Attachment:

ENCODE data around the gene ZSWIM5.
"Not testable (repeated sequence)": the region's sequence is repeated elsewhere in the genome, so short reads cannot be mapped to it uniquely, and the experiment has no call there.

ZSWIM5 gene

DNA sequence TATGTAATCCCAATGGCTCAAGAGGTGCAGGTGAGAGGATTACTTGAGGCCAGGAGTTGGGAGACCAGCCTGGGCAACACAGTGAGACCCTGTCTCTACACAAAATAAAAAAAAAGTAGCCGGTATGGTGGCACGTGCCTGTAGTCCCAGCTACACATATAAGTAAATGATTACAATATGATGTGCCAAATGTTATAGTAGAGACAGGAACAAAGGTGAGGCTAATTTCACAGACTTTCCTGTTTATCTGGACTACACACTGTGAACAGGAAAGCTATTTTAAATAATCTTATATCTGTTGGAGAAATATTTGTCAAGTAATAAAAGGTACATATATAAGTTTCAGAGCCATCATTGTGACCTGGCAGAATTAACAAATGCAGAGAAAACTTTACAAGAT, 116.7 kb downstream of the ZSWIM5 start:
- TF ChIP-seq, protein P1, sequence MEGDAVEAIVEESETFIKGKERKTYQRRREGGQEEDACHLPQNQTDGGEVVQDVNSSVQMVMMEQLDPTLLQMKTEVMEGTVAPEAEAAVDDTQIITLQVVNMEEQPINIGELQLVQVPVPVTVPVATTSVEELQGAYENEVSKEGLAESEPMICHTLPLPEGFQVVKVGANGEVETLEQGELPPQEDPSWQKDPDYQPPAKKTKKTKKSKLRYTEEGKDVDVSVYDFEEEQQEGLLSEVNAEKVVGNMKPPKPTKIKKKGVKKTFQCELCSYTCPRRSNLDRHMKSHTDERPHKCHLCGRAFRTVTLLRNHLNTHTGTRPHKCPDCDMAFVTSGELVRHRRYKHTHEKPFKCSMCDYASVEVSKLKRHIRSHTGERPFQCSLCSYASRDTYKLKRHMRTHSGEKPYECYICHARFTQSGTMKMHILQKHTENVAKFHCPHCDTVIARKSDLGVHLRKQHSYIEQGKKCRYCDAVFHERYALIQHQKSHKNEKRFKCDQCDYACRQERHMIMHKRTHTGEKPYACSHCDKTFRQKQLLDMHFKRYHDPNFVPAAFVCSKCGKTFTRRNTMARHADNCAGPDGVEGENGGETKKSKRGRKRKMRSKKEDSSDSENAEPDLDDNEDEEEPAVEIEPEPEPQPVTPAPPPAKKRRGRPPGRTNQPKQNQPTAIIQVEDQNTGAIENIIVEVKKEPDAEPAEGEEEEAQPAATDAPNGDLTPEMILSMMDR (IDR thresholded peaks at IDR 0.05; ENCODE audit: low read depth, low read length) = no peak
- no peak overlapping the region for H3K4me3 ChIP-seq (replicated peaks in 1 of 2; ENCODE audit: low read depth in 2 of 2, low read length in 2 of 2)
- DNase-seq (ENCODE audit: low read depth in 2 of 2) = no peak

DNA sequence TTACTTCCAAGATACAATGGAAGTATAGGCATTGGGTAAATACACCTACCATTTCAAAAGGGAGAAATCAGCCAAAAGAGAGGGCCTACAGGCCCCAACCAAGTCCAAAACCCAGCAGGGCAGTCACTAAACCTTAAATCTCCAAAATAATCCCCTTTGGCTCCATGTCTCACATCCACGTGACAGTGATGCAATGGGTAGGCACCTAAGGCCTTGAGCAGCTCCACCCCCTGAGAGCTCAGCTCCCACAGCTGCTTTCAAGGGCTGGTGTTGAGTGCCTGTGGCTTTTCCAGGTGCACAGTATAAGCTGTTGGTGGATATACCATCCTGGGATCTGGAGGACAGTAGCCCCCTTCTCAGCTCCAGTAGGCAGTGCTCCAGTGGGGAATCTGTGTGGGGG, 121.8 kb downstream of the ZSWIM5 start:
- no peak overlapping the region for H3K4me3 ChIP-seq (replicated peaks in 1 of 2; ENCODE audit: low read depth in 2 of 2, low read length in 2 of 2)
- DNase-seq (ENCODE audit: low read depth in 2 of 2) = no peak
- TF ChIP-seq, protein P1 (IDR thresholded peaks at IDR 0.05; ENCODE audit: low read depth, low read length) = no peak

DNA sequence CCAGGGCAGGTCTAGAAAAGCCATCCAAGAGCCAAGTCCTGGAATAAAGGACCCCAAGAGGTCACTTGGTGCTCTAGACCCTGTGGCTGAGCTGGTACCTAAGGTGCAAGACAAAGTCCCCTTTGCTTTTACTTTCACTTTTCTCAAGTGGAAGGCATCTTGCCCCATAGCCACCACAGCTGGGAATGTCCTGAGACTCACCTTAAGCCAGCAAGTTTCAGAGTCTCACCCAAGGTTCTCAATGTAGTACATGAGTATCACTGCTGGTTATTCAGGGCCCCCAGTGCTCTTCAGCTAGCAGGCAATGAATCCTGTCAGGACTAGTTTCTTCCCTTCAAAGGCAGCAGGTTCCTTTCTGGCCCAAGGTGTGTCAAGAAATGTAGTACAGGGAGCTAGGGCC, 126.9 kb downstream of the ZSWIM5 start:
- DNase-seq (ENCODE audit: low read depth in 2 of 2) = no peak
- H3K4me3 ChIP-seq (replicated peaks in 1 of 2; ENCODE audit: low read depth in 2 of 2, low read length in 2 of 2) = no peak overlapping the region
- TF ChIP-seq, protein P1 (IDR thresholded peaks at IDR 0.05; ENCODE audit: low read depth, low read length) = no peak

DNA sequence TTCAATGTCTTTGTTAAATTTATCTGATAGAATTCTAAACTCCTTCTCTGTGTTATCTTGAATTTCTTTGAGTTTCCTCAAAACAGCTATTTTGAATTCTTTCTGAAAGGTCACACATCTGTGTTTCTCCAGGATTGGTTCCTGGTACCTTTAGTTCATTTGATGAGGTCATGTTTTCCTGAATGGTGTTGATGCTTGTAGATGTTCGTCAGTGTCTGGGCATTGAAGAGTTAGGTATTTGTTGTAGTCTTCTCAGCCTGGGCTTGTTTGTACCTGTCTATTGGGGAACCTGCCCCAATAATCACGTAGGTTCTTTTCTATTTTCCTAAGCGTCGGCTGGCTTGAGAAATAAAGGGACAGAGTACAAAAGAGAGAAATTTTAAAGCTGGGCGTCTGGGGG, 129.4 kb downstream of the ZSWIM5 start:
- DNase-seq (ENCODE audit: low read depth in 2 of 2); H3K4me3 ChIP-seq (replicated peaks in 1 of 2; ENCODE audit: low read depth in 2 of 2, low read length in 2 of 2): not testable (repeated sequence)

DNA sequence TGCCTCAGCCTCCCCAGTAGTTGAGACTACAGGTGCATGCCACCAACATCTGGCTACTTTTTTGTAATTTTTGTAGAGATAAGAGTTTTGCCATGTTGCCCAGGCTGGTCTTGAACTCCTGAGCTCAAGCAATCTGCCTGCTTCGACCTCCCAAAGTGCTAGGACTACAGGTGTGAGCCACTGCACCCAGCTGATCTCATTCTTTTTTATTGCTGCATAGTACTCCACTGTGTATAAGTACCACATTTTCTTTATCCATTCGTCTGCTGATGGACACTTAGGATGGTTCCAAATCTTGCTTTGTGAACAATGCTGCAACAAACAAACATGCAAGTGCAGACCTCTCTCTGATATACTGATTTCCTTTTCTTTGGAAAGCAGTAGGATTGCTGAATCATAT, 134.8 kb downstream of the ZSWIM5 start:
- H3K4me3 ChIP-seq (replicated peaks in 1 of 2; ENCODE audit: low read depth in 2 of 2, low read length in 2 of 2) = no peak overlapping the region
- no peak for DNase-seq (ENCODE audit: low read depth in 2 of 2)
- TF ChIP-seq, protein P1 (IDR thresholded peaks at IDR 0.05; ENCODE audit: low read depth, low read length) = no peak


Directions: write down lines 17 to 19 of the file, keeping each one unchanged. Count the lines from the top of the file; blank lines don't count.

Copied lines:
- DNase-seq (ENCODE audit: low read depth in 2 of 2); H3K4me3 ChIP-seq (replicated peaks in 1 of 2; ENCODE audit: low read depth in 2 of 2, low read length in 2 of 2): not testable (repeated sequence)

DNA sequence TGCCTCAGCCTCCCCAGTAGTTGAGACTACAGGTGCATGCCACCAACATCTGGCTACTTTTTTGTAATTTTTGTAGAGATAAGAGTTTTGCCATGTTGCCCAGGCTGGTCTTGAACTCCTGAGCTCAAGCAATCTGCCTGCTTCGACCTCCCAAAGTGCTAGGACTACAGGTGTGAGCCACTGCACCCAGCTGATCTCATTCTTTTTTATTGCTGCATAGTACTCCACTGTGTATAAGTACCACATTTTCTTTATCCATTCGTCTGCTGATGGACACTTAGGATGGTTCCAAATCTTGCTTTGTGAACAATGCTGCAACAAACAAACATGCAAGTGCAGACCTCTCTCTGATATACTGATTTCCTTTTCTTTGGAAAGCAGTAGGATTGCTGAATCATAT, 134.8 kb downstream of the ZSWIM5 start:
- H3K4me3 ChIP-seq (replicated peaks in 1 of 2; ENCODE audit: low read depth in 2 of 2, low read length in 2 of 2) = no peak overlapping the region